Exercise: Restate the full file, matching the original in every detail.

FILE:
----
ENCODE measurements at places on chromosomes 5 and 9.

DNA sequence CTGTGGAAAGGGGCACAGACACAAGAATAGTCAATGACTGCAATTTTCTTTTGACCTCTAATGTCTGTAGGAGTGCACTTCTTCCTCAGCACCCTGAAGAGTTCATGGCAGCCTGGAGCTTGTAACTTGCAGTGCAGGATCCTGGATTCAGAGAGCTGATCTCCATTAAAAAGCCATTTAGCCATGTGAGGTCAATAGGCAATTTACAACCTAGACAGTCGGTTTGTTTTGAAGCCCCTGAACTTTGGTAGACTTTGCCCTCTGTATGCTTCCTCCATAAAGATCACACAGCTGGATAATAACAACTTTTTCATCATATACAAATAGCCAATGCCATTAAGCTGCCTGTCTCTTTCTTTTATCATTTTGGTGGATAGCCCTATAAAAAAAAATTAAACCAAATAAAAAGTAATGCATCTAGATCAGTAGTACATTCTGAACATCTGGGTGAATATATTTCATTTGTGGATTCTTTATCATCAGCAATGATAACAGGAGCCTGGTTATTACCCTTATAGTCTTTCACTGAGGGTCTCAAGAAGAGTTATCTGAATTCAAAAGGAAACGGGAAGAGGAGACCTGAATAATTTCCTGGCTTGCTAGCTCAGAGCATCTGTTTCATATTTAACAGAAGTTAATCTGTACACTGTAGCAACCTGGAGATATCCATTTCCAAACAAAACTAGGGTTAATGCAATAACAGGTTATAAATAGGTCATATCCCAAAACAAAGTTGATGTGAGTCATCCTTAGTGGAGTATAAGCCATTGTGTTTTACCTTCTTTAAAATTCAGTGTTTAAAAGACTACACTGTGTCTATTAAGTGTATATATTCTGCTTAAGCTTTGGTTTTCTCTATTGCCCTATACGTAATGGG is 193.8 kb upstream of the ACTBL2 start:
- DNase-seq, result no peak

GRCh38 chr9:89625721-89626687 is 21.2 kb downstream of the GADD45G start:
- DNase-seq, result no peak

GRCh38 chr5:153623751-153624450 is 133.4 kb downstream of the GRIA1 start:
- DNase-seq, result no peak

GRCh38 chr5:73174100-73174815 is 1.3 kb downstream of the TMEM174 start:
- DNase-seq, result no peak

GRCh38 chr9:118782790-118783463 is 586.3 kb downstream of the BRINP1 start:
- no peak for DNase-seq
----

ENCODE measurements at places on chromosomes 5 and 9.

DNA sequence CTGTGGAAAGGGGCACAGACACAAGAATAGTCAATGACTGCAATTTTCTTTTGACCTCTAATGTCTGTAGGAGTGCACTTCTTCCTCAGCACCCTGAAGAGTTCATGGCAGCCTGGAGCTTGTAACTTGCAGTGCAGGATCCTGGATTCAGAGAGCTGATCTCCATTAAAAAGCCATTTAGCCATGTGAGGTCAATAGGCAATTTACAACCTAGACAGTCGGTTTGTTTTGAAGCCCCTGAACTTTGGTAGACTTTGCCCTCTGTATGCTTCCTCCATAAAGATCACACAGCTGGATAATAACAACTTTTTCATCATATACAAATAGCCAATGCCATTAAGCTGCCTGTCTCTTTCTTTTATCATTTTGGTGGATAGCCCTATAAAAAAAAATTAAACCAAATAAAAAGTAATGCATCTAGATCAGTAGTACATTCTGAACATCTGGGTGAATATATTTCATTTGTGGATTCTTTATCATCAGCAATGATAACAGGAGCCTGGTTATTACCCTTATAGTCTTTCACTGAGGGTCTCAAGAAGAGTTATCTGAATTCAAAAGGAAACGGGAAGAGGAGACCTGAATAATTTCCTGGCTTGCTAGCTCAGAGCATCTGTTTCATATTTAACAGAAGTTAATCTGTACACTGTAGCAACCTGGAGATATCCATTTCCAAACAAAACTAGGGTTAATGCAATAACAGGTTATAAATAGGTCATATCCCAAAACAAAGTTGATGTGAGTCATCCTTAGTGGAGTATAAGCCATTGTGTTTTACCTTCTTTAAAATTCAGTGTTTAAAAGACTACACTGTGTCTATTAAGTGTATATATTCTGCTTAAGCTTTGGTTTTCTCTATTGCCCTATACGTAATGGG is 193.8 kb upstream of the ACTBL2 start:
- DNase-seq, result no peak

GRCh38 chr9:89625721-89626687 is 21.2 kb downstream of the GADD45G start:
- DNase-seq, result no peak

GRCh38 chr5:153623751-153624450 is 133.4 kb downstream of the GRIA1 start:
- DNase-seq, result no peak

GRCh38 chr5:73174100-73174815 is 1.3 kb downstream of the TMEM174 start:
- DNase-seq, result no peak

GRCh38 chr9:118782790-118783463 is 586.3 kb downstream of the BRINP1 start:
- no peak for DNase-seq